the end of terror

“This does not make me a “constitutionalist” or describable by any other such monicker that prissy victim disarmers and their bought-and- paid-for blackhearts want to hang on me. It makes me an American. And it makes them criminals.” – L.Neil Smith Behind Every Blade of Grass by L.Neil Smith This has been an interesting week—interesting in the sense of the Chinese curse “May you live in interesting times.” My current desktop wallpaper consists of a photo I found online, sent out by some civil rights organization, announcing that Connecticut gun owners were ignoring the new, Draconian laws intended to disarm them, and that only 4% of the weapons and ammunition affected by the law had been registered. Four percent of […]

vaccine safety

Vaccines are safe. Vaccines are effective. Vaccines should be mandatory. So why are the vaccine manufacturers indemnified against lawsuit for defective or harmful products? Why did the federal government (our money) pay out over 3 billion dollars to vaccine injured through the National Vaccine Injury Compensation Fund since it was inaugurated in 1986? If the science is strong, mandates are unnecessary. Simply prove your case by answering the challenges. When science is weak, politics makes the case. Ask Galileo how he fared challenging the politically powerful “science” of the day. Below is a compendium of research backed by science in the true sense of the word. If you are ready to challenge the orthodoxies such as “the Universe moves about […]

winter finally resumed

It has been a long Spring season through much of January and February. It started making me feel I should be planting some annuals. But Winter finally returned with some genuine snow and moderately cold weather. The good news is that cute cabin over there with the lovely view of snow covered ground set off by the Bitterroot River running by my window. I’ve never had it better. I also got some exercise … quiet, peaceful, meaningful I think it was 3-4 inches of nice powder. I do miss the concrete I had in Grangeville. Shoveling snow off gravel is harder work. I also noticed that none of my neighbors have parking lots. They park directly off the lane, having […]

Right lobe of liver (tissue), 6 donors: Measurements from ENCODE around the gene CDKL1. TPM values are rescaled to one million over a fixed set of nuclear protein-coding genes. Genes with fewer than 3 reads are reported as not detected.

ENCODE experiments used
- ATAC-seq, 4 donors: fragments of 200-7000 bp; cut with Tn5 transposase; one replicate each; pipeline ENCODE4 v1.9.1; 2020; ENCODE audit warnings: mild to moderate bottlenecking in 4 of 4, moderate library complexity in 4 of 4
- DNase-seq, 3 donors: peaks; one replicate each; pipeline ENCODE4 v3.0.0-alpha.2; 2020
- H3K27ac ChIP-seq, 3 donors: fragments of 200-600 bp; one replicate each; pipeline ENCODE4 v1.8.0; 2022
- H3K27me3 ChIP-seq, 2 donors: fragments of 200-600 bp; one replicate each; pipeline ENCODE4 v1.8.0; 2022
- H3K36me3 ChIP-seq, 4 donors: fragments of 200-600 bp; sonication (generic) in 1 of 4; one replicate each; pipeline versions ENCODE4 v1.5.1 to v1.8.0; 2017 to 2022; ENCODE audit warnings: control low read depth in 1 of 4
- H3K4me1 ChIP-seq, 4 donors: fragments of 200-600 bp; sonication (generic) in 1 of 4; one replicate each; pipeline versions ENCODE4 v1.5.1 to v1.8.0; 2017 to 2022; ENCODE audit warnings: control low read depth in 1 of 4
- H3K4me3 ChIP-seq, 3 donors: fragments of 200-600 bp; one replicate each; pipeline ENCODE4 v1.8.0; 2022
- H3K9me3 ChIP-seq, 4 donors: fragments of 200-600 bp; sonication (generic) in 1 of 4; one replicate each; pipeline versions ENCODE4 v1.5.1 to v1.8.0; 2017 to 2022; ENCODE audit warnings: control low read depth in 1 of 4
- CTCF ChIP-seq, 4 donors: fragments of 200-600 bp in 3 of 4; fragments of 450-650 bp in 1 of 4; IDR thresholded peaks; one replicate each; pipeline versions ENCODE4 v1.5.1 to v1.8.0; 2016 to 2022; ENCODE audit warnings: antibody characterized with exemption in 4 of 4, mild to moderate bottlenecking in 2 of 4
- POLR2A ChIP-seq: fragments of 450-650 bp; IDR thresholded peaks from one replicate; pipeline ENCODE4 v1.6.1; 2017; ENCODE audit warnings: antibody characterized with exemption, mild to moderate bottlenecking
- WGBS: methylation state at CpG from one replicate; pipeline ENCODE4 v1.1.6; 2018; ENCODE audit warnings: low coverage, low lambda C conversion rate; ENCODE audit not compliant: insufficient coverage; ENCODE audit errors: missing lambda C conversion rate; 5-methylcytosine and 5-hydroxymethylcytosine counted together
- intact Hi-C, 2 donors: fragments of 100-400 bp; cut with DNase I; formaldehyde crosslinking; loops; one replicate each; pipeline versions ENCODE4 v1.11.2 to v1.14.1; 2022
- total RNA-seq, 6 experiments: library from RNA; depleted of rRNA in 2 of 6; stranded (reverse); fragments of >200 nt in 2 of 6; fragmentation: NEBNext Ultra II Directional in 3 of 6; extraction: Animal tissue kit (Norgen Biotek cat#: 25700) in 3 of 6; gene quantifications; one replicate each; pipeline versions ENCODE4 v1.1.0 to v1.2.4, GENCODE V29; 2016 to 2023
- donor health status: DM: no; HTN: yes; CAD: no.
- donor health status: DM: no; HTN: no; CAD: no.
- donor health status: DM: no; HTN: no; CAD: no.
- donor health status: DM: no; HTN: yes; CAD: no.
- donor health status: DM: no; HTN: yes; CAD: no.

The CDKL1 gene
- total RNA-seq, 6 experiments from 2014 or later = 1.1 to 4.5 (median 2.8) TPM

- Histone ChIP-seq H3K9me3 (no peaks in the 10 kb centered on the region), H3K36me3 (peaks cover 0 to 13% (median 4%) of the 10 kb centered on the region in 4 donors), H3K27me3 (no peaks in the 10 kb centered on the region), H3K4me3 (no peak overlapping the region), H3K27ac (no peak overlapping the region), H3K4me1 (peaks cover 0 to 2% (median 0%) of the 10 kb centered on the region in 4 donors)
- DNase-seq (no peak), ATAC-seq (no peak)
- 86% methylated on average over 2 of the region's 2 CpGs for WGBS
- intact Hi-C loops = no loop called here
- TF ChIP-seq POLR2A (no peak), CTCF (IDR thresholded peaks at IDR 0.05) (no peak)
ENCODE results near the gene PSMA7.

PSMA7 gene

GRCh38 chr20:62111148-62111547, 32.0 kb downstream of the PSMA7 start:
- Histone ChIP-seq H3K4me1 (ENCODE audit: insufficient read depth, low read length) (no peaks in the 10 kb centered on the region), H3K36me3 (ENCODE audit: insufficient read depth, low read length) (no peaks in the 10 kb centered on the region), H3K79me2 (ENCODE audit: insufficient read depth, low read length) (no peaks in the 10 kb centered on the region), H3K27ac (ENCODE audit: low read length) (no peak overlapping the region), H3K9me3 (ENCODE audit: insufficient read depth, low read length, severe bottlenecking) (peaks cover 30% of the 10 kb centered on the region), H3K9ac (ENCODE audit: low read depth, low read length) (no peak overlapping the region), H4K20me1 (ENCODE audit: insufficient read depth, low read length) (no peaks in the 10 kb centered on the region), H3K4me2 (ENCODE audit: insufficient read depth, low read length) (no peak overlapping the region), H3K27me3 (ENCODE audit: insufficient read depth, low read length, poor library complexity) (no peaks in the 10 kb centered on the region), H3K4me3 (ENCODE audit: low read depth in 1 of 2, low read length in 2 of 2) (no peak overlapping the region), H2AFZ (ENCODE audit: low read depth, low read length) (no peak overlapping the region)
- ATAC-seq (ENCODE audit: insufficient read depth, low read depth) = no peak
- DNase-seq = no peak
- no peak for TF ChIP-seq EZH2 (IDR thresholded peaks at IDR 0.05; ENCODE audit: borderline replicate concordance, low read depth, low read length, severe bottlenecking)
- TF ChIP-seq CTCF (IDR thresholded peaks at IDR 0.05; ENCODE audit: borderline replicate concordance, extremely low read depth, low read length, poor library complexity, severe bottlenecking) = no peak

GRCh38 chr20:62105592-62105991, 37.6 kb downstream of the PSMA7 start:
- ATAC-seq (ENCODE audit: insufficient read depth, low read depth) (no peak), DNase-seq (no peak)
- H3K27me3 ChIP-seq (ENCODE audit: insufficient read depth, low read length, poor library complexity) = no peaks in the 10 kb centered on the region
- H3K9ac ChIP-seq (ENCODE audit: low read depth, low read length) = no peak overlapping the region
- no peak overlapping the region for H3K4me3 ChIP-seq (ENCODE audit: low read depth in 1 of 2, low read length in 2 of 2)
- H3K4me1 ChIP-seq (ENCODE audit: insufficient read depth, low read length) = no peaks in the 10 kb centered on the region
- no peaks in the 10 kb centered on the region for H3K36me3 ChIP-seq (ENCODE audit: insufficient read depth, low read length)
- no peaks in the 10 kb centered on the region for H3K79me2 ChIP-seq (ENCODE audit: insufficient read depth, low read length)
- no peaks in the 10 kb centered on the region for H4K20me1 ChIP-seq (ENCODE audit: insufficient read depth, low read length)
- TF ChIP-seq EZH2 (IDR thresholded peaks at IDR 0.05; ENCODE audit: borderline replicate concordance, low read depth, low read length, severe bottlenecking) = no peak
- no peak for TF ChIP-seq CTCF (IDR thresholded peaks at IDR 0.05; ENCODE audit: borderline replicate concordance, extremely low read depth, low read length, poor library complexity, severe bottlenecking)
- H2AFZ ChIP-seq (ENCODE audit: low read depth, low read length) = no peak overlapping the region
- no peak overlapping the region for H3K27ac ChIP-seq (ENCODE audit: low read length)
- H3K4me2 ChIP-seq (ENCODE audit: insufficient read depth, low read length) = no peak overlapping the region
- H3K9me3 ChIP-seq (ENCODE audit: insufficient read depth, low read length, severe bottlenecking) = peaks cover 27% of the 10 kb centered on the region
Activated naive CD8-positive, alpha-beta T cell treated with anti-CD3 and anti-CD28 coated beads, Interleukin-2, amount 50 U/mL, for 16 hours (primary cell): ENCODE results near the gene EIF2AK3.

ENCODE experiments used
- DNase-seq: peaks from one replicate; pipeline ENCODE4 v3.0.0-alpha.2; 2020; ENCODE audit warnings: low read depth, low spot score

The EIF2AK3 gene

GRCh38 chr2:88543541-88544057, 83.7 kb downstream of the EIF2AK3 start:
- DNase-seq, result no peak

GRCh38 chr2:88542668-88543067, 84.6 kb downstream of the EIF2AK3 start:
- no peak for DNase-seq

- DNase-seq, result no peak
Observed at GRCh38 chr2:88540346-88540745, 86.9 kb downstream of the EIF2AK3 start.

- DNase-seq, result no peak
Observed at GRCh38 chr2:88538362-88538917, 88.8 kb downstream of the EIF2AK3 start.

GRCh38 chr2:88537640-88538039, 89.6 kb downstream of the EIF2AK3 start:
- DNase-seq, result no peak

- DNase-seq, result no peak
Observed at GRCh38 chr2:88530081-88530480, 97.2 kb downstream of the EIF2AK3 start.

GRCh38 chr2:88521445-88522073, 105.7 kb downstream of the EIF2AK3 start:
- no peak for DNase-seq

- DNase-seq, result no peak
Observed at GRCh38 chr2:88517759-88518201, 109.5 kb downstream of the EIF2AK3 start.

net neutrality

How neutral is a government-controlled monopoly? No matter how much you could afford to, you will not get permission to broadcast television or radio shows. TV news all looks alike, carries the same stories (as if that’s all that happened in the world in the last 24 hours) and coincides perfectly with the government’s goals. Thank you, FCC for television neutrality. But they have a HUGE problem with the Internet. People like me keep publishing information that Big Brother has neither scripted nor approved of. They have floated several ideas for “fixing” this. None have flown. They are raising the “net neutrality” flag once again to see if we salute it. We absolutely, resolutely must BURN IT There is nothing […]